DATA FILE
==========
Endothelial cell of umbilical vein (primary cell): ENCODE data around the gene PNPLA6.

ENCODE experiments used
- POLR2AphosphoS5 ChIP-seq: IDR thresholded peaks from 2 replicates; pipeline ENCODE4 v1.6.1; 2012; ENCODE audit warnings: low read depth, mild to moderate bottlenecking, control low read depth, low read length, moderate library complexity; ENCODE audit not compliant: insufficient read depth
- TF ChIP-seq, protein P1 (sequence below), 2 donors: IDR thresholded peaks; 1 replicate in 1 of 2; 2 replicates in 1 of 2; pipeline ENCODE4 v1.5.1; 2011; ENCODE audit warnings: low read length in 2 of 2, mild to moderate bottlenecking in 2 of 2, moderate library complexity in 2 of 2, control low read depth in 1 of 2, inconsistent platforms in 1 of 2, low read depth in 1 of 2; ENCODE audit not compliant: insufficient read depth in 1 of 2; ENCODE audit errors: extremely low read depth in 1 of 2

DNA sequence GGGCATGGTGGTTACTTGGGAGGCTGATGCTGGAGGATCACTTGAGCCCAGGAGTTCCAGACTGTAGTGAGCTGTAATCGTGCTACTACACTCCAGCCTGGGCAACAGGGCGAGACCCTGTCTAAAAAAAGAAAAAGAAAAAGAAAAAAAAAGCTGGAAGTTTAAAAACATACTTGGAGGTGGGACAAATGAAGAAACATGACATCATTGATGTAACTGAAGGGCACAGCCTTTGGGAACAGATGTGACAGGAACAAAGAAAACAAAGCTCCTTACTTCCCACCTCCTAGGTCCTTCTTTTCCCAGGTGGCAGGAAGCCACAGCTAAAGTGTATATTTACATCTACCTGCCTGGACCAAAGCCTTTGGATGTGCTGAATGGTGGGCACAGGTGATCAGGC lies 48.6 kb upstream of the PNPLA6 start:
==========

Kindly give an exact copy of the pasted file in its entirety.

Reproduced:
Endothelial cell of umbilical vein (primary cell): ENCODE data around the gene PNPLA6.

ENCODE experiments used
- POLR2AphosphoS5 ChIP-seq: IDR thresholded peaks from 2 replicates; pipeline ENCODE4 v1.6.1; 2012; ENCODE audit warnings: low read depth, mild to moderate bottlenecking, control low read depth, low read length, moderate library complexity; ENCODE audit not compliant: insufficient read depth
- TF ChIP-seq, protein P1 (sequence below), 2 donors: IDR thresholded peaks; 1 replicate in 1 of 2; 2 replicates in 1 of 2; pipeline ENCODE4 v1.5.1; 2011; ENCODE audit warnings: low read length in 2 of 2, mild to moderate bottlenecking in 2 of 2, moderate library complexity in 2 of 2, control low read depth in 1 of 2, inconsistent platforms in 1 of 2, low read depth in 1 of 2; ENCODE audit not compliant: insufficient read depth in 1 of 2; ENCODE audit errors: extremely low read depth in 1 of 2

DNA sequence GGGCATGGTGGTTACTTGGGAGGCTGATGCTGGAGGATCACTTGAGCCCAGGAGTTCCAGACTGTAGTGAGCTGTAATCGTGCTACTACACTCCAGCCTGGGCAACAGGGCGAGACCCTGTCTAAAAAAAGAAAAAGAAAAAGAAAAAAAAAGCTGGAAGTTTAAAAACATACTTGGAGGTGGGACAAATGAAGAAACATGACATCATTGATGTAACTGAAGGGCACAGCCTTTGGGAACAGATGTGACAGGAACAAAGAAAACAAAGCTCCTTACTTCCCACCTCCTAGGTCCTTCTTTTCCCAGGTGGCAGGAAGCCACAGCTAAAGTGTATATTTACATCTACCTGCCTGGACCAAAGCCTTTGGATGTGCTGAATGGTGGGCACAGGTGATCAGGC lies 48.6 kb upstream of the PNPLA6 start: